Sandellsandberg Architects’ daring makeover of an 18th century Stockholm home

Sandelsandberg stockholm apartment dining room with wooden floor and mint wall panelling
Sandellsandberg Architects transform an 18th century building apartment into a daring, contemporary, art-filled interior in Stockholm.
(Image credit: Åke E:son Lindman)

It is often said that a great project needs a truly great client, and the latest design by Swedish architects Sandellsandberg is a case in point. The studio has just revealed the complete transformation of an 18th century building apartment into a bold contemporary interior, filled with art and surprises. 

The space, commissioned to Sandellsandberg by Dan Kuzmic, a Stockholm resident who recently moved there from the US, was led by the firm's interior design team, partner-in-charge Anders Rotstein, Kolbrún Leósdottir and Fredrik Laihonen. The aim was to create something ‘out of the ordinary', explains the team. ‘We wanted to surprise and to amaze people as soon as they get through the door!'

Their approach involved clever use of colour, bespoke details and fittings and carefully placed artwork. A striking painted ceiling at the main hall not only is visually arresting and underlines the ‘wow' effect the architects aimed for; it also works with the geometry of the room to enhance its sense of space, while drawing from traditional patterns and the Scandinavian design heritage.

Ceiling painted in traditional Scandinavian geometric patterns

(Image credit: Åke E:son Lindman)

‘One of our inspirations was the iconic pattern Pythagoras created by the Swedish 18th century architect Sven Markelius', they say. ‘And the other highly significant inspiration was the pattern of the square Sergels Torg located in the centre of Stockholm, which was created by Jörgen Kjaerholm in the 1960s.' The furniture in the room was picked specifically to complement this feature's geometry.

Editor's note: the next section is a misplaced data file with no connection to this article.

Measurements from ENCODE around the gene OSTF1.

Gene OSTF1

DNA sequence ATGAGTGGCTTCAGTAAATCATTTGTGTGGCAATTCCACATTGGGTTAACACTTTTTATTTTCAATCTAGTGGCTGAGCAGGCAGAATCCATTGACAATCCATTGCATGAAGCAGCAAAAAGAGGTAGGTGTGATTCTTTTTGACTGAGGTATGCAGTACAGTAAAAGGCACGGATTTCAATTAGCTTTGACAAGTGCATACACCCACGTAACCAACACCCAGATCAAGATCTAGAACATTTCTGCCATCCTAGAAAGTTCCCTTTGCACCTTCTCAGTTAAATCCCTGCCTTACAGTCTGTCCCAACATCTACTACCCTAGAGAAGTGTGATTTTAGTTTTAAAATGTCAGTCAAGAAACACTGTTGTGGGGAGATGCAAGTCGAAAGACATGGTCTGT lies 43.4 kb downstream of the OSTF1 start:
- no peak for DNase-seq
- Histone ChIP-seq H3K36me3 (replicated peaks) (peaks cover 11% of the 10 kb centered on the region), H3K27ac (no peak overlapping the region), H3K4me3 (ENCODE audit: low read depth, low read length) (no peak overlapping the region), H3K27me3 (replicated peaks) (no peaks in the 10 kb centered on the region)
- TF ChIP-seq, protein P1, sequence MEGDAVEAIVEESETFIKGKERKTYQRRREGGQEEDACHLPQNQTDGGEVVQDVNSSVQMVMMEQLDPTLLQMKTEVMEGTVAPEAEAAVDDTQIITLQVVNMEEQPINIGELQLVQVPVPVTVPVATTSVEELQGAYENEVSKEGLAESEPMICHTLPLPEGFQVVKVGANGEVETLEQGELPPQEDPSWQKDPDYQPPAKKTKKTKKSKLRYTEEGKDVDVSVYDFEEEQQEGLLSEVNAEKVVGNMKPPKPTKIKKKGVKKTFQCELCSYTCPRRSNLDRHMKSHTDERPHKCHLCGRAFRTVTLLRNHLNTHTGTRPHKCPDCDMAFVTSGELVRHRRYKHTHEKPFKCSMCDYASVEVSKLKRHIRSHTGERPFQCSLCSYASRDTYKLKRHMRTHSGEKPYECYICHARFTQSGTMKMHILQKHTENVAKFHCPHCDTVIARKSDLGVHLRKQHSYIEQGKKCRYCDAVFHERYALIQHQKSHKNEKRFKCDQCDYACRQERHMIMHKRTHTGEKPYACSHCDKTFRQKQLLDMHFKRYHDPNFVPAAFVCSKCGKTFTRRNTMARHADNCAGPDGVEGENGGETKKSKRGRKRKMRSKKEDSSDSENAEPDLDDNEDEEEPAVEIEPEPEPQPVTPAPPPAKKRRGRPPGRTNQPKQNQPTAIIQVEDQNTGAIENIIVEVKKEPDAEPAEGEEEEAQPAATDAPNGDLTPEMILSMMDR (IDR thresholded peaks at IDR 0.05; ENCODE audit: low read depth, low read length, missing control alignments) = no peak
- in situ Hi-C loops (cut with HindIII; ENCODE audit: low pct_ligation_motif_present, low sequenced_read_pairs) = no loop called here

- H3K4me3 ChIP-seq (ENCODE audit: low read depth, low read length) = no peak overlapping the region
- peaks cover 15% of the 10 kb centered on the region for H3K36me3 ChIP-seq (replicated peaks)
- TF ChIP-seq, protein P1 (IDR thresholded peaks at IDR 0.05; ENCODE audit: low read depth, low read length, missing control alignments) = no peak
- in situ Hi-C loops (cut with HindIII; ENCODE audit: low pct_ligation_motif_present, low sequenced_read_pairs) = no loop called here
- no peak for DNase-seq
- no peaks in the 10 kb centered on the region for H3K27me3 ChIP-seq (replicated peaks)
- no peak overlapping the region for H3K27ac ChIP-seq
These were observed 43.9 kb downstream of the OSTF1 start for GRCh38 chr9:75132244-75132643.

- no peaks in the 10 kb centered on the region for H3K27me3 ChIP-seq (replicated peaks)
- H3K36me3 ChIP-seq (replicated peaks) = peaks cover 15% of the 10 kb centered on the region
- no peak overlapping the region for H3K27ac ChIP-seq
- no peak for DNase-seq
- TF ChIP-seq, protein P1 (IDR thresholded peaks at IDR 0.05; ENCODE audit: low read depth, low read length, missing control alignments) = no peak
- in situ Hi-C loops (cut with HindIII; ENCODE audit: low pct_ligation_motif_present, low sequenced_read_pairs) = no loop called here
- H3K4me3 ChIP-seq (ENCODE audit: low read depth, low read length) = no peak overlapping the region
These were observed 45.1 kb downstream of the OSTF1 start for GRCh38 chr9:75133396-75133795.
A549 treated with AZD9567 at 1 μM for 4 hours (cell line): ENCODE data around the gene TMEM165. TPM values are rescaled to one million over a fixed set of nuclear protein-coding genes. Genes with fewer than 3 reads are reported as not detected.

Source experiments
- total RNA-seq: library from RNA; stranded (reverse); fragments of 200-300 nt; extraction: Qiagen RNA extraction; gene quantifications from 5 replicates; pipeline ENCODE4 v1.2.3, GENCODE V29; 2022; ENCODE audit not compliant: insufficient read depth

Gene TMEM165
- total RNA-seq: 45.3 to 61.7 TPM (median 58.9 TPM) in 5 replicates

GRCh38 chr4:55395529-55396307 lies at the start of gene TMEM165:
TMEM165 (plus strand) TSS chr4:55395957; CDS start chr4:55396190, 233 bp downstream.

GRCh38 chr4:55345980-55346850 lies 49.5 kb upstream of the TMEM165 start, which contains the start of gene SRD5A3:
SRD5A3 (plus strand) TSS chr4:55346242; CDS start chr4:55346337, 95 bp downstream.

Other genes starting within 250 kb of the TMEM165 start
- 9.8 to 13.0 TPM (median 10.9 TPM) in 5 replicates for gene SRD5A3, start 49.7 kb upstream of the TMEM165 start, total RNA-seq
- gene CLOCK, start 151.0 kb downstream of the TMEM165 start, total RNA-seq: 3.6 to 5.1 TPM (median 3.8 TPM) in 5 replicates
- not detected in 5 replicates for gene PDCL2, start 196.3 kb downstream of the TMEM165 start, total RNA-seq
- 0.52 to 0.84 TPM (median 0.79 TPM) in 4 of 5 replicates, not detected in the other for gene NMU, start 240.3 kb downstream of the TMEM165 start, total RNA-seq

The apartment's other rooms all have an individual approach, which involves rich hues and custom made pieces of furniture, such as a dining table made out of marble and elm. Meanwhile, the entertainment room includes a cabinet made out of blue tainted ash and copper (it plays host to the owner's extensive vinyl and book collection, as well as a bar section).

Block colouring highlights each area's distinct identity in a smart, architectural slight of hand. ‘All the rooms are painted monochrome, walls and ceiling; the surfaces are only differentiated by the use of different shine, so you have glossy ceilings and matt walls', adds the Sandellsanberg team - proving that with a ‘brave' client and a healthy sense of experimentation, an everyday interior can become a true journey of discovery.

Sandelsandberg stockholm apartment lounge with cream sofa and pale mint walls

(Image credit: Åke E:son Lindman)


(Image credit: Åke E:son Lindman)

Sandelandberg stockholm apartment kitchen nook

(Image credit: Åke E:son Lindman)

Sandelsandberg stockholm apartment kitchen with blue cabinets

(Image credit: Åke E:son Lindman)

Sandelsandberg stockholm apartment bedroom with muted green cupboards

(Image credit: Åke E:son Lindman)


For more information visit the Sandellsandberg Architects website

Ellie Stathaki is the Architecture & Environment Director at Wallpaper*. She trained as an architect at the Aristotle University of Thessaloniki in Greece and studied architectural history at the Bartlett in London. Now an established journalist, she has been a member of the Wallpaper* team since 2006, visiting buildings across the globe and interviewing leading architects such as Tadao Ando and Rem Koolhaas. Ellie has also taken part in judging panels, moderated events, curated shows and contributed in books, such as The Contemporary House (Thames & Hudson, 2018), Glenn Sestig Architecture Diary (2020) and House London (2022).